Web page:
Regulus is developing single-stranded oligonucleotides, which are chemically synthesized chains of nucleotides that are mirror images of specific target microRNAs. We incorporate proprietary chemical modifications to enhance drug properties such as potency, stability and tissue distribution. We refer to these chemically modified oligonucleotides as anti-miRs. Each anti-miR is designed to bind with and inhibit a specific microRNA target that is up-regulated in a cell and that is involved in the disease state. In binding to the microRNA, anti-miRs correct the dysregulation and return diseased cells to their healthy state. We have demonstrated therapeutic benefits of our anti-miRs in at least 20 different preclinical models of human diseases. Regulus is currently optimizing anti-miRs in several distinct programs, both independently and with our strategic alliance partners, AstraZeneca and Sanofi.
Hepatitis C Virus
miR-122 is a liver-expressed microRNA that has been shown to be a critical endogenous “host factor” for the replication of HCV, and anti-miRs targeting miR-122 have been shown to block HCV infection.
Hepatitis C is a result of a hepatocyte specific infection induced by the virus known as HCV. Chronic HCV may lead to significant liver disease, including chronic active hepatitis, cirrhosis, and hepatocellular carcinoma. Up to 170 million people are chronically infected with HCV worldwide, and more than 350,000 people die from HCV annually. The CDC estimates that there are currently approximately 3.2 million persons infected with HCV in the United States. HCV shows significant genetic variation in worldwide populations due to its frequent rates of mutation and rapid evolution. There are six genotypes of HCV, with several subtypes within each genotype, which vary in prevalence across the different regions of the world. The response to treatment varies from individual to individual underscoring the inadequacy of existing therapies and highlights the need for combination therapies that not only target the virus but endogenous host factors as well, such as microRNA-122.
Regulus believes that its’ miR-122 antagonist, RG-101, a wholly-owned, GalNac-conjugated anti-miR targeting microRNA-122 for the treatment of HCV, may be a useful agent in emerging combination regimens to address difficult-to-treat genotypes and to potentially expand upon the current therapies available to clinicians treating HCV patients.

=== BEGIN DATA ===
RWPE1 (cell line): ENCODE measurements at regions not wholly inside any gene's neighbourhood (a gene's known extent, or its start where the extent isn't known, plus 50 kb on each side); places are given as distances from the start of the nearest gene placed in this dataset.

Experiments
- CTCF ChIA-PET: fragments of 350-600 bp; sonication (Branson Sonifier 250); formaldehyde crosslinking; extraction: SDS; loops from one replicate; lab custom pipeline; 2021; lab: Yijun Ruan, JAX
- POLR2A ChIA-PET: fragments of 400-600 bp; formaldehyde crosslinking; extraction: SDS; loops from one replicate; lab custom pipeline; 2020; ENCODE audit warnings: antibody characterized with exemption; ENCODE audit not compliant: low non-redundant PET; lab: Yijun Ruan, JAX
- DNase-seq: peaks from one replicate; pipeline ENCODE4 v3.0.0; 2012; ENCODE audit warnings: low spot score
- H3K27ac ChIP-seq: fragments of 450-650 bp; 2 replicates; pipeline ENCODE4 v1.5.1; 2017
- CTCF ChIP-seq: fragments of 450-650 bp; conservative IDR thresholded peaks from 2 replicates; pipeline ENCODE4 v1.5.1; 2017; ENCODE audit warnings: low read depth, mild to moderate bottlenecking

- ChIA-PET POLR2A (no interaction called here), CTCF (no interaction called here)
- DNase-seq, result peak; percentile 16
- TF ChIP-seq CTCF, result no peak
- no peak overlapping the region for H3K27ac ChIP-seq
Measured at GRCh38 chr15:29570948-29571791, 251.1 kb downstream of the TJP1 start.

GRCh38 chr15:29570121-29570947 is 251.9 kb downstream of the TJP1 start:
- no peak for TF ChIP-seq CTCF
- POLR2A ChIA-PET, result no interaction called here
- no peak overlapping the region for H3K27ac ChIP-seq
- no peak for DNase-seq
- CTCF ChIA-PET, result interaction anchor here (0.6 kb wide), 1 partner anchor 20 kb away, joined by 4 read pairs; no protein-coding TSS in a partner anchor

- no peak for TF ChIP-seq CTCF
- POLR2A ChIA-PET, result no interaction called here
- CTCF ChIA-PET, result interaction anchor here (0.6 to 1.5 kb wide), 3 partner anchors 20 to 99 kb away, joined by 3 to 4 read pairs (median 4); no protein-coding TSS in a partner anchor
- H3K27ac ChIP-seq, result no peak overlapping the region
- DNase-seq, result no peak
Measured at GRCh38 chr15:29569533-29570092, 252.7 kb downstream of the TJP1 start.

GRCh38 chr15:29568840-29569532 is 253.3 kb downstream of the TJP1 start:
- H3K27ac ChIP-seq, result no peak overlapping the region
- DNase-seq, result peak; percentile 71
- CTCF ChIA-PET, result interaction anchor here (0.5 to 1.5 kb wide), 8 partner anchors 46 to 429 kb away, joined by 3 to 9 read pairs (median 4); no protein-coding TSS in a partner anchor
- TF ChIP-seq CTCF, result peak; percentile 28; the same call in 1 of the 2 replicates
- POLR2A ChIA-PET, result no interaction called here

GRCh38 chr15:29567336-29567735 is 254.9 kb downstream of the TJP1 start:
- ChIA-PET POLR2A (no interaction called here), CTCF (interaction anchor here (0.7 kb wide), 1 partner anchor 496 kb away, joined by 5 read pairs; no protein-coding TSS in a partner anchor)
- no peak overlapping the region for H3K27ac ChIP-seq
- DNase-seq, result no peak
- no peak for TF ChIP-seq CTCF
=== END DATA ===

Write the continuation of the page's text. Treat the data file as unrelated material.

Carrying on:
We have identified microRNA signatures in several different models of fibrotic disease. These data suggest that microRNAs drive the pathogenesis of fibrotic disease.
Fibrosis is the harmful build-up of excessive fibrous tissue leading to scarring and ultimately the loss of organ function. Fibrosis can affect any tissue and organ system, and is most common in the heart, liver, lung, peritoneum, and kidney. The fibrotic scar tissue is made up of extracellular matrix proteins such as type I collagen, proteoglycans and fibronectin. Regulus has identified several microRNAs that are dysregulated in fibrosis.
Regulus’ lead program for fibrosis targets microRNA-21 (miR-21), which is upregulated in fibrotic tissues of humans. Pre-clinical studies by Regulus scientists and collaborators have shown that anti-miR-21 can impact fibrosis in preclinical models by reducing expression of extracellular matrix proteins, as well as significantly improve organ function in multiple models of fibrosis including heart and kidney.
Many if not all cancers display abnormal expression of microRNAs. This dysregulation has been shown to promote tumor progression and metastasis. Treating cancers with microRNA therapeutics offers a promising new approach to many different cancers.